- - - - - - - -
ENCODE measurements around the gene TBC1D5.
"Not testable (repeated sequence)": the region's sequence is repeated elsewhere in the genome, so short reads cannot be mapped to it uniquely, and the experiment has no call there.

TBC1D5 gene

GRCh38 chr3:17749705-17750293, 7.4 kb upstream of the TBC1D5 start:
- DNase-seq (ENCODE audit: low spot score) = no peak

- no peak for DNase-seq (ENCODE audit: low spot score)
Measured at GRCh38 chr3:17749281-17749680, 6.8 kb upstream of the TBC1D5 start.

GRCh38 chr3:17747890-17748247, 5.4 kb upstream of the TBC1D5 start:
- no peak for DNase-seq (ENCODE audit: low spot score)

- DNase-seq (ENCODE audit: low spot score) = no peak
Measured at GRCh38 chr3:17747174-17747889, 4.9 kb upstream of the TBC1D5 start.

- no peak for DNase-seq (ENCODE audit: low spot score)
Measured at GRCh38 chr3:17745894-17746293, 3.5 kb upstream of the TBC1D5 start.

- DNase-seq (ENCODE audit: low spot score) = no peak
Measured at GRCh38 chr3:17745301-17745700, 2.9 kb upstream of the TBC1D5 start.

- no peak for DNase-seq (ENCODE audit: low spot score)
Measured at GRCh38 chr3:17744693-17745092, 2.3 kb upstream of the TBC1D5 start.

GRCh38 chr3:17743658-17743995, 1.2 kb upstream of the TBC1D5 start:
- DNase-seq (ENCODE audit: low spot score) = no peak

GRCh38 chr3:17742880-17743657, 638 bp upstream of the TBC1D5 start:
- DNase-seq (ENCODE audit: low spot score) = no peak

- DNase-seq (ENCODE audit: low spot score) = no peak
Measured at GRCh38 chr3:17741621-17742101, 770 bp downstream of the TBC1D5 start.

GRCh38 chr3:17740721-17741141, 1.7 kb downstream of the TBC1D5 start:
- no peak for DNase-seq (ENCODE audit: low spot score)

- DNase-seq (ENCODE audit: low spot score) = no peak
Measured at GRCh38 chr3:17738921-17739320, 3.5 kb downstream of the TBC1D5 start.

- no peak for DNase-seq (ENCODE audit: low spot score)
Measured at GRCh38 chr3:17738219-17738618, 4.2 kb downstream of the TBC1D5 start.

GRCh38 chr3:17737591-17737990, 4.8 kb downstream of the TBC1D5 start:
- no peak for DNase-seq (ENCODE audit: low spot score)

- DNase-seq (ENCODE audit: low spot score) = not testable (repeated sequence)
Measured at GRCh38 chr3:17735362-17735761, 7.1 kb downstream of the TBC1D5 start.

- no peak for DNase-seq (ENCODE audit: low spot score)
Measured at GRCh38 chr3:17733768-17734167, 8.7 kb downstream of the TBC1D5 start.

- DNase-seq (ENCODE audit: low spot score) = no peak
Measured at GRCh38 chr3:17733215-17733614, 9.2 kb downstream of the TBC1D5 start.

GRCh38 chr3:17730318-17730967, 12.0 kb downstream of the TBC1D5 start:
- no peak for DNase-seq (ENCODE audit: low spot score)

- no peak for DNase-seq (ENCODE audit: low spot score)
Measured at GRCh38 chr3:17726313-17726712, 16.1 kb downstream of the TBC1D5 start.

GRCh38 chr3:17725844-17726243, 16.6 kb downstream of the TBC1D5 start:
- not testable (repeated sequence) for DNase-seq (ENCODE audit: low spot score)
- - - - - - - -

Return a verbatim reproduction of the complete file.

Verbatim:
ENCODE measurements around the gene TBC1D5.
"Not testable (repeated sequence)": the region's sequence is repeated elsewhere in the genome, so short reads cannot be mapped to it uniquely, and the experiment has no call there.

TBC1D5 gene

GRCh38 chr3:17749705-17750293, 7.4 kb upstream of the TBC1D5 start:
- DNase-seq (ENCODE audit: low spot score) = no peak

- no peak for DNase-seq (ENCODE audit: low spot score)
Measured at GRCh38 chr3:17749281-17749680, 6.8 kb upstream of the TBC1D5 start.

GRCh38 chr3:17747890-17748247, 5.4 kb upstream of the TBC1D5 start:
- no peak for DNase-seq (ENCODE audit: low spot score)

- DNase-seq (ENCODE audit: low spot score) = no peak
Measured at GRCh38 chr3:17747174-17747889, 4.9 kb upstream of the TBC1D5 start.

- no peak for DNase-seq (ENCODE audit: low spot score)
Measured at GRCh38 chr3:17745894-17746293, 3.5 kb upstream of the TBC1D5 start.

- DNase-seq (ENCODE audit: low spot score) = no peak
Measured at GRCh38 chr3:17745301-17745700, 2.9 kb upstream of the TBC1D5 start.

- no peak for DNase-seq (ENCODE audit: low spot score)
Measured at GRCh38 chr3:17744693-17745092, 2.3 kb upstream of the TBC1D5 start.

GRCh38 chr3:17743658-17743995, 1.2 kb upstream of the TBC1D5 start:
- DNase-seq (ENCODE audit: low spot score) = no peak

GRCh38 chr3:17742880-17743657, 638 bp upstream of the TBC1D5 start:
- DNase-seq (ENCODE audit: low spot score) = no peak

- DNase-seq (ENCODE audit: low spot score) = no peak
Measured at GRCh38 chr3:17741621-17742101, 770 bp downstream of the TBC1D5 start.

GRCh38 chr3:17740721-17741141, 1.7 kb downstream of the TBC1D5 start:
- no peak for DNase-seq (ENCODE audit: low spot score)

- DNase-seq (ENCODE audit: low spot score) = no peak
Measured at GRCh38 chr3:17738921-17739320, 3.5 kb downstream of the TBC1D5 start.

- no peak for DNase-seq (ENCODE audit: low spot score)
Measured at GRCh38 chr3:17738219-17738618, 4.2 kb downstream of the TBC1D5 start.

GRCh38 chr3:17737591-17737990, 4.8 kb downstream of the TBC1D5 start:
- no peak for DNase-seq (ENCODE audit: low spot score)

- DNase-seq (ENCODE audit: low spot score) = not testable (repeated sequence)
Measured at GRCh38 chr3:17735362-17735761, 7.1 kb downstream of the TBC1D5 start.

- no peak for DNase-seq (ENCODE audit: low spot score)
Measured at GRCh38 chr3:17733768-17734167, 8.7 kb downstream of the TBC1D5 start.

- DNase-seq (ENCODE audit: low spot score) = no peak
Measured at GRCh38 chr3:17733215-17733614, 9.2 kb downstream of the TBC1D5 start.

GRCh38 chr3:17730318-17730967, 12.0 kb downstream of the TBC1D5 start:
- no peak for DNase-seq (ENCODE audit: low spot score)

- no peak for DNase-seq (ENCODE audit: low spot score)
Measured at GRCh38 chr3:17726313-17726712, 16.1 kb downstream of the TBC1D5 start.

GRCh38 chr3:17725844-17726243, 16.6 kb downstream of the TBC1D5 start:
- not testable (repeated sequence) for DNase-seq (ENCODE audit: low spot score)